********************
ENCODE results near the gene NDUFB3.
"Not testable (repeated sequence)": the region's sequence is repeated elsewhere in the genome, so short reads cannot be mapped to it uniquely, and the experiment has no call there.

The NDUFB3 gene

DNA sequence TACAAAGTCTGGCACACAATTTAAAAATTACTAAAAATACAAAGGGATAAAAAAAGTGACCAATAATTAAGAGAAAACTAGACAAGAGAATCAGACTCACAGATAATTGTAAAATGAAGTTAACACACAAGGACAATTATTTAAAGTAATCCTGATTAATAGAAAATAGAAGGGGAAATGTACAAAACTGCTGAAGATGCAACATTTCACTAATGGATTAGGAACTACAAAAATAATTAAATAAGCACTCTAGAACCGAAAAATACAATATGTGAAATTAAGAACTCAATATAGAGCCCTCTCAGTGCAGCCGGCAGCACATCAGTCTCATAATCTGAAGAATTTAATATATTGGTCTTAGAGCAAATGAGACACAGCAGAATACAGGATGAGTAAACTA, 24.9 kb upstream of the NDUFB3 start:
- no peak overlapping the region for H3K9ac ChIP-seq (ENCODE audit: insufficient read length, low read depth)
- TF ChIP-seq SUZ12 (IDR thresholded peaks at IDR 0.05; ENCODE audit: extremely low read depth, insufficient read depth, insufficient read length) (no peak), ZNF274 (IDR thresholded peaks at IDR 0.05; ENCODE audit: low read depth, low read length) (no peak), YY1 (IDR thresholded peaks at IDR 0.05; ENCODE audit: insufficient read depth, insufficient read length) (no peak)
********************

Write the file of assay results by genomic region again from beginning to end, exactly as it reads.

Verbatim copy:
ENCODE results near the gene NDUFB3.
"Not testable (repeated sequence)": the region's sequence is repeated elsewhere in the genome, so short reads cannot be mapped to it uniquely, and the experiment has no call there.

The NDUFB3 gene

DNA sequence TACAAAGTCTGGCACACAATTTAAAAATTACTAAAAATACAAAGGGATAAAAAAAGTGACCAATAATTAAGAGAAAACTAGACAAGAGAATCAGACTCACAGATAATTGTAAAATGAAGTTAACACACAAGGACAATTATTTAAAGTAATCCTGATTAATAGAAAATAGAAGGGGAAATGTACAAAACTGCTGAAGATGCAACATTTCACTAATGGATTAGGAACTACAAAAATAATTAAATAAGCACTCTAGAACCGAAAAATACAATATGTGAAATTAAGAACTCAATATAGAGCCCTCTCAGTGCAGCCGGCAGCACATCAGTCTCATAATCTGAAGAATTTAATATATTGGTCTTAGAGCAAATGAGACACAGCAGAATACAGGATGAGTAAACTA, 24.9 kb upstream of the NDUFB3 start:
- no peak overlapping the region for H3K9ac ChIP-seq (ENCODE audit: insufficient read length, low read depth)
- TF ChIP-seq SUZ12 (IDR thresholded peaks at IDR 0.05; ENCODE audit: extremely low read depth, insufficient read depth, insufficient read length) (no peak), ZNF274 (IDR thresholded peaks at IDR 0.05; ENCODE audit: low read depth, low read length) (no peak), YY1 (IDR thresholded peaks at IDR 0.05; ENCODE audit: insufficient read depth, insufficient read length) (no peak)